Shock and awe indeed. The markets remain unimpressed after yesterday’s coordinated action by five central banks explicitly to address the lack of liquidity in the money markets. The cost of dollar borrowing did fall slightly, but less than expected. From Bloomberg:
The interest rates banks charge each other for short-term loans remained close to the highest in seven years a day after central banks joined forces to end a lending logjam threatening the global economy.
The cost to borrow for three months remained at 4.95 percent, the British Bankers’ Association said today. That’s 95 basis points, or 0.95 percentage point, more than the European Central Bank’s benchmark interest rate, compared with 57 basis points a month ago. The difference averaged 25 basis points in the first half of the year, before losses on securities linked to U.S. subprime mortgages contaminated credit markets.
The highest short-term rates in seven years suggest that the first coordinated central bank action since the Sept. 11, 2001, terrorist attacks may not be enough to revive interbank lending. The cost of borrowing dollars fell 7 basis points to 4.99 percent, about half what was anticipated, based on prices of Libor futures contracts.
“It’s not going to help us find an exit to this crisis,” said Cyril Beuzit, head of interest-rate strategy at BNP Paribas SA in London. “These measures aren’t going to address the root cause of the crisis. Banks are still reluctant to lend money to each other because there are serious concerns about potential further bad news.”….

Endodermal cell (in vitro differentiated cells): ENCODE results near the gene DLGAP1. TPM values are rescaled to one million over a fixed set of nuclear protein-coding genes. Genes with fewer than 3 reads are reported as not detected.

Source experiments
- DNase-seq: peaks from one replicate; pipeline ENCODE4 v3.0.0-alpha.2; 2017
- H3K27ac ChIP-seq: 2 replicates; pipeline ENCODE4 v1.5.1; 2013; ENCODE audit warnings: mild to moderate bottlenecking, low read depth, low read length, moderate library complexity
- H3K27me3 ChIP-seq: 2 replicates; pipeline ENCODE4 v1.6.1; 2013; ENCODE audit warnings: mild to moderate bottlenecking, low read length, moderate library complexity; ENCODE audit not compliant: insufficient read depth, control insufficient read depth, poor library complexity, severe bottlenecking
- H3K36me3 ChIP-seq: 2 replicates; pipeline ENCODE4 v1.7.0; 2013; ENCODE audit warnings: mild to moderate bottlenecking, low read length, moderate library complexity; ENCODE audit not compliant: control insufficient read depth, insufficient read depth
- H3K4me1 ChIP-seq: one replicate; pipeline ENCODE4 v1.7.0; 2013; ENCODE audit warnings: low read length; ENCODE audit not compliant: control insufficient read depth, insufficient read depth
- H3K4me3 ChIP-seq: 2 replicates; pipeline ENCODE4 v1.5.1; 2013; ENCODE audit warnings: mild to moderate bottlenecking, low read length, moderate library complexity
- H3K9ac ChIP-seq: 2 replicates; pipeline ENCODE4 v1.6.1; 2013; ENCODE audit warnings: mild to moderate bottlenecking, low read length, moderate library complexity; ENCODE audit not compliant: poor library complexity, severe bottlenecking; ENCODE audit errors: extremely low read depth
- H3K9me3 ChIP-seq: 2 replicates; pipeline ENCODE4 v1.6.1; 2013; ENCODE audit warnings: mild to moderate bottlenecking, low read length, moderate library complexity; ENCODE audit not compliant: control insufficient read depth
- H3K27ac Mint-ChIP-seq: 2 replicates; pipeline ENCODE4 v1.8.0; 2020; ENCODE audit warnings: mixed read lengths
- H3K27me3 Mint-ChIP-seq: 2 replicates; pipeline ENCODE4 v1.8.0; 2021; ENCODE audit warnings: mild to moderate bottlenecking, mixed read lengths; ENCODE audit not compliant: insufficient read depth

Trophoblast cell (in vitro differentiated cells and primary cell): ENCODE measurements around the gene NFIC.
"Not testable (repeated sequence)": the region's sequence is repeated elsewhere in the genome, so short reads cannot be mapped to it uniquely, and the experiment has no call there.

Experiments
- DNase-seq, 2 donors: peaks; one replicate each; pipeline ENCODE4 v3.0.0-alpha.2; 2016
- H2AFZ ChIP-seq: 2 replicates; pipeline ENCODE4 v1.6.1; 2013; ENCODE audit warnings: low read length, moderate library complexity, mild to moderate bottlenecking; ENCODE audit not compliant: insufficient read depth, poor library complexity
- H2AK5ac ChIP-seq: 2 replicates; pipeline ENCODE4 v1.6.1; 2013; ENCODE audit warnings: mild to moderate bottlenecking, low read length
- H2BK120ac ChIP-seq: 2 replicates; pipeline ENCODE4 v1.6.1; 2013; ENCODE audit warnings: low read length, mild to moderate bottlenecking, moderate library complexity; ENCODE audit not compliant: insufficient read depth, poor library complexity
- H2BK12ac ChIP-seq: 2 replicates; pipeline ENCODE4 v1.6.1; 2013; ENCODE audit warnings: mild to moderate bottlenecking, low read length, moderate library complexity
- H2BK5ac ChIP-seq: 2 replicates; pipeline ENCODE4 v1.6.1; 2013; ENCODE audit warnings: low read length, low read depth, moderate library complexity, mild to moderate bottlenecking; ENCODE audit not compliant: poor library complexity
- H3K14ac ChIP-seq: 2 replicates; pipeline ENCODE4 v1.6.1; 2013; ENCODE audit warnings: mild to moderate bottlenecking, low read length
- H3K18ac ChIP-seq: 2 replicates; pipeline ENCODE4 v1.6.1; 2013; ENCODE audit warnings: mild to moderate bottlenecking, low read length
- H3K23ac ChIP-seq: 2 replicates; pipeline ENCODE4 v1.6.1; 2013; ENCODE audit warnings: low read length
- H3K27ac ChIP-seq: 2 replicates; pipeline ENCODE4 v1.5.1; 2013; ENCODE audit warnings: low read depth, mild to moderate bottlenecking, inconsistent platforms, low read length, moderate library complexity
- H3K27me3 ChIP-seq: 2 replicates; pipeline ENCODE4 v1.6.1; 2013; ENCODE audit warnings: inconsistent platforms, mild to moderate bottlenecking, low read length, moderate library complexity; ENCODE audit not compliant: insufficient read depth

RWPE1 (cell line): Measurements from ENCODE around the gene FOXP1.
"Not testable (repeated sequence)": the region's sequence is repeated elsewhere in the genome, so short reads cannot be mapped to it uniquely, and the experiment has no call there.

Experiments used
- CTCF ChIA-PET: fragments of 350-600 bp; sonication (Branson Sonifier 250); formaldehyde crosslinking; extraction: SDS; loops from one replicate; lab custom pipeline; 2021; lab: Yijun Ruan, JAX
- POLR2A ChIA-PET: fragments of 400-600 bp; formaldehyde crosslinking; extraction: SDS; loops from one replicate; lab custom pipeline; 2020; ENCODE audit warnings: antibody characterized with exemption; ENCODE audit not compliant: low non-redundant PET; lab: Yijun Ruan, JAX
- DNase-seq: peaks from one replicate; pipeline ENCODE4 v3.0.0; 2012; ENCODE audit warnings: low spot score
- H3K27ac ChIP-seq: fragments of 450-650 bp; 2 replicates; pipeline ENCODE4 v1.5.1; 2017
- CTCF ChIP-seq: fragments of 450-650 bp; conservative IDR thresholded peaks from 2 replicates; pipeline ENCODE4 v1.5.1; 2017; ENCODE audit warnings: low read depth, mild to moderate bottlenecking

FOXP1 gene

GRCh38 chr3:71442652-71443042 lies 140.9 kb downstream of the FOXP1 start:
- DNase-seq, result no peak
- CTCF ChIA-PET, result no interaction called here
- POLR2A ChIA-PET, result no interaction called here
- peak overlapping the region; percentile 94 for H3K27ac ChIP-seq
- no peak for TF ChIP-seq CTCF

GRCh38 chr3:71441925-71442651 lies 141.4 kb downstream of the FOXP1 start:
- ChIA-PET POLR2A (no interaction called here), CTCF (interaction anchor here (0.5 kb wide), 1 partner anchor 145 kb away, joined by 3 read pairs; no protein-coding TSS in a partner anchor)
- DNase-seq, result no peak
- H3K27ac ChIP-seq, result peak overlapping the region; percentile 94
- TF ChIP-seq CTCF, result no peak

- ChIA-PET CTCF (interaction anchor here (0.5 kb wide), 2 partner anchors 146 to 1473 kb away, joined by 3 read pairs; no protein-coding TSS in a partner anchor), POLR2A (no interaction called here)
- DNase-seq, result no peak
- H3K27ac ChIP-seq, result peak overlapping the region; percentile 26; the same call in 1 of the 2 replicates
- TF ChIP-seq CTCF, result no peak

“It’s a very disturbing sign,” said Christoph Rieger, a fixed-income strategist at Dresdner Kleinwort in Frankfurt. “I’m alarmed by the impact this is having, which underscores that the funding difficulties out there are enormous.”….
U.K. Prime Minister Gordon Brown said the surge in credit costs should spur increased transparency in the banking industry and change the way credit-rating companies work.
“It’s a wake-up call for the global economy,” Brown told lawmakers in Parliament in London today. “The existing institutions aren’t good enough.”
Fed Bank of New York President Timothy Geithner said today that central bankers are looking at “additional instruments” to provide funds to banks in times of stress.
Usually I agree with your analysis, but I don’t think you called this one right.
A seven bip drop in 3 mo US dollar Libor is big — and this is following on a 5 bip drop yesterday. (The news was leaked at 6am London time.) Of course, Libor is still at unprecedented highs, but the situation is improving.
Furthermore, what the CBs have targeted is 1 mo Libor, which dropped 10 bips yesterday. I don’t have the data on 1 mo for today yet.
1 mo US dollar Libor is down 7 bips today to 5.03 for a total of 17 bips in two days.
The ten bip inverted spread between 1 mo and 3 mo of last week has been reduced to 3 bps. I don’t know what others were expecting, but I’d say this constitutes at least a measure of success.
The real test will come when the auctions actually take place in a few days.
Actually, it will be interesting to watch the equity markets. They have been blithely chugging along, seemingly disconnected from the near-panic in the credit markets. A big shock and awe announcement from the Fed may, ironically, have the effect of making the average retail investor vaguely aware at last that Houston, we have a problem of some sort. Wile E. Coyote moment for stocks?
>> “It’s not going to help us find an exit to this crisis,”
“These measures aren’t going to address the root cause of the crisis. Banks are still reluctant to lend money to each other because there are serious concerns about potential further bad news.”….
>>> See junk collateral